And it will endure for many more.
“I’ve admired Ballast Point for a long time, and I wouldn’t change what’s made it unique for the past 25 years. In our anniversary year, let’s celebrate it,” said Brendan Watters, cofounder of Kings & Convicts Brewing Co. and CEO of Ballast Point. “What we’re doing now is really putting the art front and center. We have this crazy talented, natural-world obsessed artist in Paul Elder who dives into what our brewers dream up. It just works.”
With the launch of Complete Art, 2021 will mark the return to shared innovation for Ballast Point and the first new package release in the past 300 individual beer recipes developed by the brewing team, led by brewmaster, Aaron Justus. As always, Elder’s signature art will bring the story of the beer to life on the outside, and the new packaging will reflect the full scope of his process from sketch to full color art.
Ballast Point’s new look, including those for the flagship Sculpin IPA family, arrive this month with additional designs and new beers to be released throughout 2021 in celebration of a quarter-century in San Diego.
Seattle’s Fremont Brewing announces brand evolution to be more distinguishable on the shelf
Fremont Brewing is recently announced its first major brand evolution since opening its doors 12 years ago in 2009. The refresh will update the visual look of the logo, can art, tap handles, website, marketing materials and merchandise. Each core beer brand was redesigned to be more distinguishable on a shelf, with clear beer-specific illustrations and color coding. The new packaging system highlights Fremont’s new wordmark, Fremont’s unique brand illustrations and names on both cans and box wraps.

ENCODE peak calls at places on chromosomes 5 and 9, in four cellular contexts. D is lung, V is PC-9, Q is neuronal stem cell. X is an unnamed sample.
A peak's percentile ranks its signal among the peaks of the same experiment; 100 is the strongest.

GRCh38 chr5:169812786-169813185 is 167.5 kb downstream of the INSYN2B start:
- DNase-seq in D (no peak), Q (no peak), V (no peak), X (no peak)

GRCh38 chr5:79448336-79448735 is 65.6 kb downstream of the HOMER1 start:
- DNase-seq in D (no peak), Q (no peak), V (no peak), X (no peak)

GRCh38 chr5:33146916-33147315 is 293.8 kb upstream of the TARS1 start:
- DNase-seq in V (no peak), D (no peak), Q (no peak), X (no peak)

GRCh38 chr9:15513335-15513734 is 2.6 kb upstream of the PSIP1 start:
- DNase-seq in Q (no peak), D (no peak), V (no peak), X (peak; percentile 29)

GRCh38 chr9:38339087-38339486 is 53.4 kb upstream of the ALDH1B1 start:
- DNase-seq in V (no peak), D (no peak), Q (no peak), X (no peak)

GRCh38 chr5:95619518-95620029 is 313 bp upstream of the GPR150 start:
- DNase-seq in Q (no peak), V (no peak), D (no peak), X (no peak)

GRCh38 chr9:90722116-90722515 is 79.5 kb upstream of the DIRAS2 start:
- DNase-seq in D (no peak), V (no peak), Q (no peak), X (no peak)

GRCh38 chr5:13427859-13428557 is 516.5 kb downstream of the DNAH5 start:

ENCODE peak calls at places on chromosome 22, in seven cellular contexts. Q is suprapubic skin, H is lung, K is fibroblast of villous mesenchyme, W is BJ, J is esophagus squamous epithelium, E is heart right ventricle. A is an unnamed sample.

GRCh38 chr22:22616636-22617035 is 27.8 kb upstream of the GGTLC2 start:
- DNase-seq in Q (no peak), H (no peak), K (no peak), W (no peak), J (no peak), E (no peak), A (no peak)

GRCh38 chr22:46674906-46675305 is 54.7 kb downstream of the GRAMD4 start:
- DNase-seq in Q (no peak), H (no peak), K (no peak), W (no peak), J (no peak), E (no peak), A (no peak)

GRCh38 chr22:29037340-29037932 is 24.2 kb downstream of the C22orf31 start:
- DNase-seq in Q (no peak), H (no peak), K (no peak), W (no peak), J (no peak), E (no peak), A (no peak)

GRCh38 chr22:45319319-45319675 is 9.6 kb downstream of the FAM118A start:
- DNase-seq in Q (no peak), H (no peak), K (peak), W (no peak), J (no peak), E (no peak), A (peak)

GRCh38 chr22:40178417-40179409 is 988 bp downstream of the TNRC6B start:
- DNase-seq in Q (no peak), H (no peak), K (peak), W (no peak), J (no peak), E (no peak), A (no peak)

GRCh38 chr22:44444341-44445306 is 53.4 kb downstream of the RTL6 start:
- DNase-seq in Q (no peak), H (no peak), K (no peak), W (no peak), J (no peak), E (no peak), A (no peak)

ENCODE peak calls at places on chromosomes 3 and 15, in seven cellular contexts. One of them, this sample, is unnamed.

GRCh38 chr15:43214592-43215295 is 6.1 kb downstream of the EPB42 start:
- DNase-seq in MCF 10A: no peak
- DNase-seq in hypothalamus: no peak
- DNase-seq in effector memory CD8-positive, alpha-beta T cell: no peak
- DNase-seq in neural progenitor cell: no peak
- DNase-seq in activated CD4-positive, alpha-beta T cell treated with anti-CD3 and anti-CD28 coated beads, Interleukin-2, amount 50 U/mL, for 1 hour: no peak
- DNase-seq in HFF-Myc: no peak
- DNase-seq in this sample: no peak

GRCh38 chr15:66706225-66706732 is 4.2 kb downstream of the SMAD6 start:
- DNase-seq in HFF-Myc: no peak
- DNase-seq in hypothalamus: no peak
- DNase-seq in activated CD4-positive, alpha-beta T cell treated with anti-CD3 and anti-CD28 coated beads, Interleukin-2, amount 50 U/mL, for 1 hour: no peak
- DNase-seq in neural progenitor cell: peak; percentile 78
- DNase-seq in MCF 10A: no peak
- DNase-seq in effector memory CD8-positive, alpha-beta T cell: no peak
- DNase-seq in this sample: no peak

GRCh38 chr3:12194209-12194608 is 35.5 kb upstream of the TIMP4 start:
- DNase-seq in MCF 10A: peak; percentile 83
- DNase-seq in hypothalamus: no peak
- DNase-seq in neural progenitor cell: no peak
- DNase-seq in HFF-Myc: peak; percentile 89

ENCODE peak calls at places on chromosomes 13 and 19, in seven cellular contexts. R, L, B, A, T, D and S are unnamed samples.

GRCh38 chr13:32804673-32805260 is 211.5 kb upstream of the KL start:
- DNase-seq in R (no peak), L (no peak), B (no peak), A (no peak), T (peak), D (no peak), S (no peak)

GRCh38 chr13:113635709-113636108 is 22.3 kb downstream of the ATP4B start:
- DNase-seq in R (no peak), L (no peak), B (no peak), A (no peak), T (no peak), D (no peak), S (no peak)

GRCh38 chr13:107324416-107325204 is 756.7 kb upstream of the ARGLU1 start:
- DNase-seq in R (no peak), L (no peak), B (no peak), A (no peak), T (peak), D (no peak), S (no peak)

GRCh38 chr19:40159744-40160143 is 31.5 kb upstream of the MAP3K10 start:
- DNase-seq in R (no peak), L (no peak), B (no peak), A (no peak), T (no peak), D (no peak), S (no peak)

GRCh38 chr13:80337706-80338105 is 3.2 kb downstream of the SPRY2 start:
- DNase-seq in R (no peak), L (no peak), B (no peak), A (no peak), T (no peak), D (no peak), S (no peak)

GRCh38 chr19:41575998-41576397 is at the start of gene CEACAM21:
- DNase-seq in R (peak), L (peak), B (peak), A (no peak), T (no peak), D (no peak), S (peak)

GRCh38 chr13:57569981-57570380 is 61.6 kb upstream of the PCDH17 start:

“We have experienced phenomenal growth over the past 12 years across many styles of beer,” said Matt Lincecum, CEO, Fremont Brewing. “With this refresh we have created a new logo and wordmark that focuses our style into a packaging, website, taphandle, and beer logo universe that is cohesive. The refreshed look is an evolution, not a revolution, so our fans don’t have to worry; same delicious beer, just really cool new cans and box wraps.”
To celebrate its brand evolution, Fremont will be giving away a free pint glass when you purchase a beverage at their Urban Beer Garden starting, January 19th, while supplies last. Want to check out Fremont’s new look live and in person? Join them at the Urban Beer Garden on Saturday, January 23 between 12 and 9 p.m. for the release of the new packaging. Of course, any celebration deserves a new beer release, so to commemorate this momentous occasion Fremont brewed up evolution, a small batch, hazy IPA brewed with Mosaic hops that will only be available on draft at its Urban Beer Garden. Fremont’s Urban Beer Garden, located at 1050 N 34th St, Seattle, WA 98103.
Fremont is now the second largest independent craft brewery in Washington state and is available to hardcore fans at select accounts in eight states throughout the West, noting the vast majority of its beer is sold in Washington. Fremont partnered with awesome Portland-based creative consultancy, Parliament, on their brand evolution.
California’s New Glory Craft Brewery rebrands with Kansas City’s Carpenter Collective
Sacramento’s New Glory Craft Brewery rolls out its rebrand this month with four new can designs for its year-round styles. The brewery’s new look is clean and fresh. Even though it is now one of the largest breweries in the Sacramento area, New Glory is made up of a small, daring and tightknit team with a penchant for pushing flavor paradigms. This family-owned business is refreshing its brand image with a completely new look.